Likelihood of confusion found too heavy to weigh at summary judgment stage

In Facenda v NFL Films Inc (Case 07-3269, September 9 2008), the US Court of Appeals for the Third Circuit has vacated an award of summary judgment based on a Lanham Act claim in favour of the estate of a legendary American football announcer. The court held that it was inappropriate to weigh the likelihood of confusion factors, which are largely fact dependent, at the summary judgment stage. 

John Facenda, who died in 1984, narrated several films recounting historic National Football League (NFL) games. In 2005 the NFL used clips from Facenda’s voiceovers in a television promotion of a computer game called Madden NFL 06. Facenda’s estate sued, alleging that the voiceovers constituted a false endorsement under the Lanham Act and was a violation of Pennsylvania's right of publicity statute. The district court granted summary judgment on both counts. The NFL appealed.

The Third Circuit rejected the NLF's free speech argument, finding that the promotional TV show was an infomercial, not artistic expression protected under the Second Circuit's decision in Rogers v Grimaldi (875 F2d 994 (1989)).

The Third Circuit also rejected the NFL’s contention that a claim of false endorsement must be supported by evidence of actual confusion on the part of consumers. In addition, the court rejected the argument that a release clause in Facenda’s contract insulated the NFL from any right of publicity claim, holding that, under Facenda’s NFL contract, the use of his voice was limited to uses that did not “constitute an endorsement of any product or service”.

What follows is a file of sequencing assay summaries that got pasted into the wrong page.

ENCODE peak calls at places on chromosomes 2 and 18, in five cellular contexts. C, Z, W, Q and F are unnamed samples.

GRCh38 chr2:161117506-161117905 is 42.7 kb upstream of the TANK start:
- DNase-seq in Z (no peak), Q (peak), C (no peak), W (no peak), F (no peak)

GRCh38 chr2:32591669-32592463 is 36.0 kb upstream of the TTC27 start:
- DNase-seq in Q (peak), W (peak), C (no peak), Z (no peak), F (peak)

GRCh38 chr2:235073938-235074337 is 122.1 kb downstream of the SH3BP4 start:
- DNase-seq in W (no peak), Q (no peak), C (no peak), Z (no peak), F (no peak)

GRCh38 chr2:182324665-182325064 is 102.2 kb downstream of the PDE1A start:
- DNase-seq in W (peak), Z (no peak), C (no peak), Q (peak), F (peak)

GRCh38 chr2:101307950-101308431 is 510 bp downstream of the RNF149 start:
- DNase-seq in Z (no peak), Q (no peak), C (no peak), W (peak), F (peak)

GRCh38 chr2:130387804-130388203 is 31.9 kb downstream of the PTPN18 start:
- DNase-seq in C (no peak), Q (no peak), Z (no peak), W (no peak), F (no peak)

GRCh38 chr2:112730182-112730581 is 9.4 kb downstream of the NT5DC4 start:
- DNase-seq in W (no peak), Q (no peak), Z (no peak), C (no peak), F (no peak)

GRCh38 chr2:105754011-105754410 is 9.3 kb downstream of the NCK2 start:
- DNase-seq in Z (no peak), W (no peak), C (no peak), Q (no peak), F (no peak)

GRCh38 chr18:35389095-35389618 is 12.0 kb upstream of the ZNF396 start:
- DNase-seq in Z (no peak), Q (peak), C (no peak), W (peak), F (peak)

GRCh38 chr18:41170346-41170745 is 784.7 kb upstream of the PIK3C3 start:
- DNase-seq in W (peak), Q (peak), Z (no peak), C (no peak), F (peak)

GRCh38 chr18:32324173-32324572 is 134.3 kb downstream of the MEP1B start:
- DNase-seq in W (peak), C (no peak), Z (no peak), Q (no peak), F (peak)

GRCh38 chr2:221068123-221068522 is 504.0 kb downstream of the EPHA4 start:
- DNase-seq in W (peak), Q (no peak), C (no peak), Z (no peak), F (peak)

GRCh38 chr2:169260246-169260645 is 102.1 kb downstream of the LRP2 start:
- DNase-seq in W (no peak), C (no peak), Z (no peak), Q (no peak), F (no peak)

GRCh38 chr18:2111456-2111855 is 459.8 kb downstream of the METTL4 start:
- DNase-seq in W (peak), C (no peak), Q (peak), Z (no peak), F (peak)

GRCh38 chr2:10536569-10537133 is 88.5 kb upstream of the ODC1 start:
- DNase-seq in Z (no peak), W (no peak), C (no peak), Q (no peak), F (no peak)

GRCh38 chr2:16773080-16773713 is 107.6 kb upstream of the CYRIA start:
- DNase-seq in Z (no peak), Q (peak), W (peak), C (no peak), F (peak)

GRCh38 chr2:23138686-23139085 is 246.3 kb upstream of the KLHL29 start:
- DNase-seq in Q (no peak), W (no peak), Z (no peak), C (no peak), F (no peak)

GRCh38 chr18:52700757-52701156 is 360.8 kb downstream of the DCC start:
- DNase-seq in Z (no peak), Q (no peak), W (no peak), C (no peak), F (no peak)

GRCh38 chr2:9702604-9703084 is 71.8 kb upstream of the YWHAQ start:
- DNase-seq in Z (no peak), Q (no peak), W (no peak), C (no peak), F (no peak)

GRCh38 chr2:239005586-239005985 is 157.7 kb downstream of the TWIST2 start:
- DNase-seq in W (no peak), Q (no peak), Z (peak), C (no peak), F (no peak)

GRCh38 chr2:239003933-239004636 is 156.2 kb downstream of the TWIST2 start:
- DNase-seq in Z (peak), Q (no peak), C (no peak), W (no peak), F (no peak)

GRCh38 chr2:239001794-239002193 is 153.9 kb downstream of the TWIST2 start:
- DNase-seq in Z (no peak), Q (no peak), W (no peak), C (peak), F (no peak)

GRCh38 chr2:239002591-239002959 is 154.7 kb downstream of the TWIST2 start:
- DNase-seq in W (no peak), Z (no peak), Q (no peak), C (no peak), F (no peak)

Nevertheless, applying the likelihood of confusion factors to false endorsement cases, the court concluded that:

  • there remained outstanding issues of material fact that precluded summary judgment on Facenda’s Lanham Act claim; and 
  • the factors to be adjudicated were essentially questions of fact best left to the ultimate fact finder (ie, not appropriate for summary determination).

However, the court affirmed the award of summary judgment on the Pennsylvania right of publicity claim inasmuch as there was no dispute that:

  • Facenda’s voice was used;
  • there was no consent for the use; and 
  • the use was for a commercial purpose. 

In doing so, the Third Circuit rejected the NFL’s pre-emption argument because the state statute which required a showing that the work in question was a commercial work was not an element of any copyright cause of action.

Paul Devinsky, McDermott Will & Emery, Washington

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